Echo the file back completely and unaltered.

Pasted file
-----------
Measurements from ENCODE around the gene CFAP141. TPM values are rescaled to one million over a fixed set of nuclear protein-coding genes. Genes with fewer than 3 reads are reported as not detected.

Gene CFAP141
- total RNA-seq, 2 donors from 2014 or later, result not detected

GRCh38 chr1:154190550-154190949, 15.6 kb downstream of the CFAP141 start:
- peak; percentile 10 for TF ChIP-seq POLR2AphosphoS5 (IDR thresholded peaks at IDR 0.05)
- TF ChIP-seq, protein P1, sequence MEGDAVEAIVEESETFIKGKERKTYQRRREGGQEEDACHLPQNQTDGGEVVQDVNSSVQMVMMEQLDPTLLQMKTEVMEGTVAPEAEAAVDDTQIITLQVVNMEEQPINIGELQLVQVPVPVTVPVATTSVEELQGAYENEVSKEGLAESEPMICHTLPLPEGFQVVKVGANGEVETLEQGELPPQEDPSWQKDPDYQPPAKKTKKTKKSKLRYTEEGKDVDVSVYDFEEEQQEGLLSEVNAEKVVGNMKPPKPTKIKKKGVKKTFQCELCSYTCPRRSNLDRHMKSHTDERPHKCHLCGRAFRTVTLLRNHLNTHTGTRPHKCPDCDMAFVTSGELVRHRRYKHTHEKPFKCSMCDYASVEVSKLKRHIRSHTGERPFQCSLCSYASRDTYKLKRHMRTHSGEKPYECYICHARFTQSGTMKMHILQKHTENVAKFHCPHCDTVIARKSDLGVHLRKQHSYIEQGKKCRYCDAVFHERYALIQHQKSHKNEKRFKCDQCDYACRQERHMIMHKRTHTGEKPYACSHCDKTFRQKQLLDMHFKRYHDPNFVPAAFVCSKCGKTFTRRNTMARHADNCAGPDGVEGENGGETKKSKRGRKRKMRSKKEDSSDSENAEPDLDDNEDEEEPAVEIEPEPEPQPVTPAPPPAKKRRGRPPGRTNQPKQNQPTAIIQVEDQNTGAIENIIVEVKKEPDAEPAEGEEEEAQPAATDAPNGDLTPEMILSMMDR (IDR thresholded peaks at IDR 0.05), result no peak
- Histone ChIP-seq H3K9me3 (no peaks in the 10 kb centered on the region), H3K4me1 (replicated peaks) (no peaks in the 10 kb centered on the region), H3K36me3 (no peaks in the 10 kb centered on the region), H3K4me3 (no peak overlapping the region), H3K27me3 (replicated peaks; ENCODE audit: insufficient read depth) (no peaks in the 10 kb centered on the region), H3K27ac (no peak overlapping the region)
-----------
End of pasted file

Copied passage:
Measurements from ENCODE around the gene CFAP141. TPM values are rescaled to one million over a fixed set of nuclear protein-coding genes. Genes with fewer than 3 reads are reported as not detected.

Gene CFAP141
- total RNA-seq, 2 donors from 2014 or later, result not detected

GRCh38 chr1:154190550-154190949, 15.6 kb downstream of the CFAP141 start:
- peak; percentile 10 for TF ChIP-seq POLR2AphosphoS5 (IDR thresholded peaks at IDR 0.05)
- TF ChIP-seq, protein P1, sequence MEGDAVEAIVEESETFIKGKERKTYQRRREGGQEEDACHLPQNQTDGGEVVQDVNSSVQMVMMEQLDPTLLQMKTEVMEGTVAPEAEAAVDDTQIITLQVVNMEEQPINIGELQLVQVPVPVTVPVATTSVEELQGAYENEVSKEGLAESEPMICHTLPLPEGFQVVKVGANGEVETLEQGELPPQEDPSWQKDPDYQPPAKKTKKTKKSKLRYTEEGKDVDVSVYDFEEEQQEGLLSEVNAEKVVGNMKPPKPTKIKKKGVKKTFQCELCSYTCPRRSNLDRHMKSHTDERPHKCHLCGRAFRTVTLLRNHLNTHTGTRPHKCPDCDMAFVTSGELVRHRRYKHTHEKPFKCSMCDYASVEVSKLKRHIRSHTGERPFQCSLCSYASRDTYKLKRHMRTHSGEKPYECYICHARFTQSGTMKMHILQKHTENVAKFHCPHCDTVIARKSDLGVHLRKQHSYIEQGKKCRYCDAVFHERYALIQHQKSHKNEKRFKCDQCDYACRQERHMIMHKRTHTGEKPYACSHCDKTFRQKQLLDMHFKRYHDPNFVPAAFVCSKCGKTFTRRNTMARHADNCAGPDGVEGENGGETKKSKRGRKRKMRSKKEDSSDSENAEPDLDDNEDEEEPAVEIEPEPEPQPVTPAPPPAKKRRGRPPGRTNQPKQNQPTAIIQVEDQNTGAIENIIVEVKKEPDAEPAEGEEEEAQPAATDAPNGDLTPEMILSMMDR (IDR thresholded peaks at IDR 0.05), result no peak
- Histone ChIP-seq H3K9me3 (no peaks in the 10 kb centered on the region), H3K4me1 (replicated peaks) (no peaks in the 10 kb centered on the region), H3K36me3 (no peaks in the 10 kb centered on the region), H3K4me3 (no peak overlapping the region), H3K27me3 (replicated peaks; ENCODE audit: insufficient read depth) (no peaks in the 10 kb centered on the region), H3K27ac (no peak overlapping the region)